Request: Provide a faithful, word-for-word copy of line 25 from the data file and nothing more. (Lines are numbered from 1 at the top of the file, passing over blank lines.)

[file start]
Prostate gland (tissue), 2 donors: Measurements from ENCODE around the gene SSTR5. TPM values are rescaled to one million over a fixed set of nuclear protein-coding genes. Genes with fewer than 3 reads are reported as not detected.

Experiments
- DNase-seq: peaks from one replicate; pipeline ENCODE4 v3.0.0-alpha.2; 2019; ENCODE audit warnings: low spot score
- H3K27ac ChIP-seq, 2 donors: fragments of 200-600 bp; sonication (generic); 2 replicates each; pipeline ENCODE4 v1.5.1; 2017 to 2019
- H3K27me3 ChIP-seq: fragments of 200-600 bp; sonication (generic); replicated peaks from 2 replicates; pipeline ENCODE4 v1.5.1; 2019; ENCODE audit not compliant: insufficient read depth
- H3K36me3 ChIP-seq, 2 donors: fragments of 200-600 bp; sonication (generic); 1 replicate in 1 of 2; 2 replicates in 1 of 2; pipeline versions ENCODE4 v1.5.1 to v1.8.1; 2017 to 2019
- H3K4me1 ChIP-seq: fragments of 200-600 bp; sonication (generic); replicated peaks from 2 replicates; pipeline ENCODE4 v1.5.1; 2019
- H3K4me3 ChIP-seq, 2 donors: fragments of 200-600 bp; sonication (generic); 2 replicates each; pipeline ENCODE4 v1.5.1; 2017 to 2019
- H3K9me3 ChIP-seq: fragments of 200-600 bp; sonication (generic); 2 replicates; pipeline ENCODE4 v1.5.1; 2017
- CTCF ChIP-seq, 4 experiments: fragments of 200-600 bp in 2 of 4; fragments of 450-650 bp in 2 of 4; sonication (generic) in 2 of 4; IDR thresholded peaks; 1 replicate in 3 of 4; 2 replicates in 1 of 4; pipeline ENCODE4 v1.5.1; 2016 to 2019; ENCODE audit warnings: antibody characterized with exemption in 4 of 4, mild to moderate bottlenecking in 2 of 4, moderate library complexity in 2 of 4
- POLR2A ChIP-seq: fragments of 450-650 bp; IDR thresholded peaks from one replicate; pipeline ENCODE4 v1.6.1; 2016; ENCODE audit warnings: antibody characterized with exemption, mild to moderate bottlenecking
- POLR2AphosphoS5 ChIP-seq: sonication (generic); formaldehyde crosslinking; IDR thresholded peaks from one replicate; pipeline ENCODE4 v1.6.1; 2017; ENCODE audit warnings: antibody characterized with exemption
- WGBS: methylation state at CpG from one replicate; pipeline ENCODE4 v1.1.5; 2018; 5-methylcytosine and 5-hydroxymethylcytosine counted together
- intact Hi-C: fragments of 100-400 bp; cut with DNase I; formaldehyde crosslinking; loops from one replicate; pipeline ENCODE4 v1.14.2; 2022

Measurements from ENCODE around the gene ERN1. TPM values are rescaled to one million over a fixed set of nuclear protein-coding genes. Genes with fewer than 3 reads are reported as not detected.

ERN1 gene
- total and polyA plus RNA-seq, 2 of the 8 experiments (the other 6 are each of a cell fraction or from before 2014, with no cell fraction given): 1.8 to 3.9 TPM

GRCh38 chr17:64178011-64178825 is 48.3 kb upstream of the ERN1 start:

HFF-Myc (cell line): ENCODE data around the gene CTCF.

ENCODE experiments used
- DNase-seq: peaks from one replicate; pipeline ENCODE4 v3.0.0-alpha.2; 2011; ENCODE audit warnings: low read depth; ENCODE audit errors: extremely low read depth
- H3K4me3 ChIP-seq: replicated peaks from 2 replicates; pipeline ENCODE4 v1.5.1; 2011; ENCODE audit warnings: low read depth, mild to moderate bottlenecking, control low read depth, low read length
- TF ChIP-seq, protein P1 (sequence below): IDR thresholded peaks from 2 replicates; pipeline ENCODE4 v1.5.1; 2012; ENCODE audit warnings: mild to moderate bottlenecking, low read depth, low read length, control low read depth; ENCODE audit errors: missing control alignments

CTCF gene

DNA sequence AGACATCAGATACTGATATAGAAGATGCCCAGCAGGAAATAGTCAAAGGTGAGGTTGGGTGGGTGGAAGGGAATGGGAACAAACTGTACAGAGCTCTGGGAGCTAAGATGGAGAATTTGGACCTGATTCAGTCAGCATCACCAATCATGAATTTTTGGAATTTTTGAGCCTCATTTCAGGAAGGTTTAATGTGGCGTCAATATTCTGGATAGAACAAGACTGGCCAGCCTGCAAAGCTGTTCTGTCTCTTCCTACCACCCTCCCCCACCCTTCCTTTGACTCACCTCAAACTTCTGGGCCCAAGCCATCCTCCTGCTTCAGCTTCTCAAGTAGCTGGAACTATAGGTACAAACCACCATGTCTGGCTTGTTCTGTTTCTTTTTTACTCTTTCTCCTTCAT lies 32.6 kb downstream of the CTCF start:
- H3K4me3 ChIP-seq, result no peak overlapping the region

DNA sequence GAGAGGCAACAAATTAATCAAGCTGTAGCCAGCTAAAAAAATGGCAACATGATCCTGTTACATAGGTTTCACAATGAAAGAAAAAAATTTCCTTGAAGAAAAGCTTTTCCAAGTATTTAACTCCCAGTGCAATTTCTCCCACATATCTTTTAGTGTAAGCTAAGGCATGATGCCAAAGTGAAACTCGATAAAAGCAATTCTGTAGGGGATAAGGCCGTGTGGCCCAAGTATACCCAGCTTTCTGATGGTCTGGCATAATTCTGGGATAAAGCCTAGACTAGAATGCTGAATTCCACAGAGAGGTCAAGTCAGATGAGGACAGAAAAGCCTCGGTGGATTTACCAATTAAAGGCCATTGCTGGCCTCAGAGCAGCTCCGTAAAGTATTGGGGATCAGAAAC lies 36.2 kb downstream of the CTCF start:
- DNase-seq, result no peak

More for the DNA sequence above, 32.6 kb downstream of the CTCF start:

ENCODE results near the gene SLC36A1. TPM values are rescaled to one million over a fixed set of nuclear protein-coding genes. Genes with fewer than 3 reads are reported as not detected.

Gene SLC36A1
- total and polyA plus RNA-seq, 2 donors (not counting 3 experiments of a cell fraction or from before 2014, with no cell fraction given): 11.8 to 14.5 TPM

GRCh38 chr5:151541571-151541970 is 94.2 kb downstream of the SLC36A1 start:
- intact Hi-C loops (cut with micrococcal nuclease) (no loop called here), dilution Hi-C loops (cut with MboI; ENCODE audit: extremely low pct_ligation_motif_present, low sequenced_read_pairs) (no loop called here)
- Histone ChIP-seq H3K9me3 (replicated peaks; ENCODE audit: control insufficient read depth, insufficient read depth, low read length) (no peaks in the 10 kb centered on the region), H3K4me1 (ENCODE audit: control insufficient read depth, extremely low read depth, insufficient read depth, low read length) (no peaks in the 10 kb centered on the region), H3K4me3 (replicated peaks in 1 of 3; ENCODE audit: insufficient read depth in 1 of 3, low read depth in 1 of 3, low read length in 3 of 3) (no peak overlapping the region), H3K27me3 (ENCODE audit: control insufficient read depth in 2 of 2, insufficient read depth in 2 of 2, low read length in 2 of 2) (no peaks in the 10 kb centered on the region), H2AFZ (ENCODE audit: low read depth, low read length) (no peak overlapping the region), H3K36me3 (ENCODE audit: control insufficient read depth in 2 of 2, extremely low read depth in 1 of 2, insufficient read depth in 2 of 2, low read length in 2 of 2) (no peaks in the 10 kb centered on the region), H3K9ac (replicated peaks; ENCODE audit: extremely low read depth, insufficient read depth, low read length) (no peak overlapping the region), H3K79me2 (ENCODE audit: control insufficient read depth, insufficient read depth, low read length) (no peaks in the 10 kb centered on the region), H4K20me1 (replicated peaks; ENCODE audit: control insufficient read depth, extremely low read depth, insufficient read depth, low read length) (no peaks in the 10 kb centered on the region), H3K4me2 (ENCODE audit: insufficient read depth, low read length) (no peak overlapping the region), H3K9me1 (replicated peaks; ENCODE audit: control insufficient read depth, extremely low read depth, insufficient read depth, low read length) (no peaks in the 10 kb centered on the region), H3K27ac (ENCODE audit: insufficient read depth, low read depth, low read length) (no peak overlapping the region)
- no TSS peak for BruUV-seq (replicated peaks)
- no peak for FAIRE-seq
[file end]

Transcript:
DNA sequence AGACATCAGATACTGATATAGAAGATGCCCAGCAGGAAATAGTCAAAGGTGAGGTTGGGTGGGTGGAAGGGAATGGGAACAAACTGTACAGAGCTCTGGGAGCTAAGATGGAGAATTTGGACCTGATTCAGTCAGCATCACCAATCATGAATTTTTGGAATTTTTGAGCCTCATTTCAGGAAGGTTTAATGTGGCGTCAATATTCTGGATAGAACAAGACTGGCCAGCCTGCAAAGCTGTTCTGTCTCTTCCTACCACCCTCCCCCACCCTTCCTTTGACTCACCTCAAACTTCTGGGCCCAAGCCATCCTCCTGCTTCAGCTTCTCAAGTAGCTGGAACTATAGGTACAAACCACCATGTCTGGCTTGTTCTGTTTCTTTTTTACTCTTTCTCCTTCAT lies 32.6 kb downstream of the CTCF start: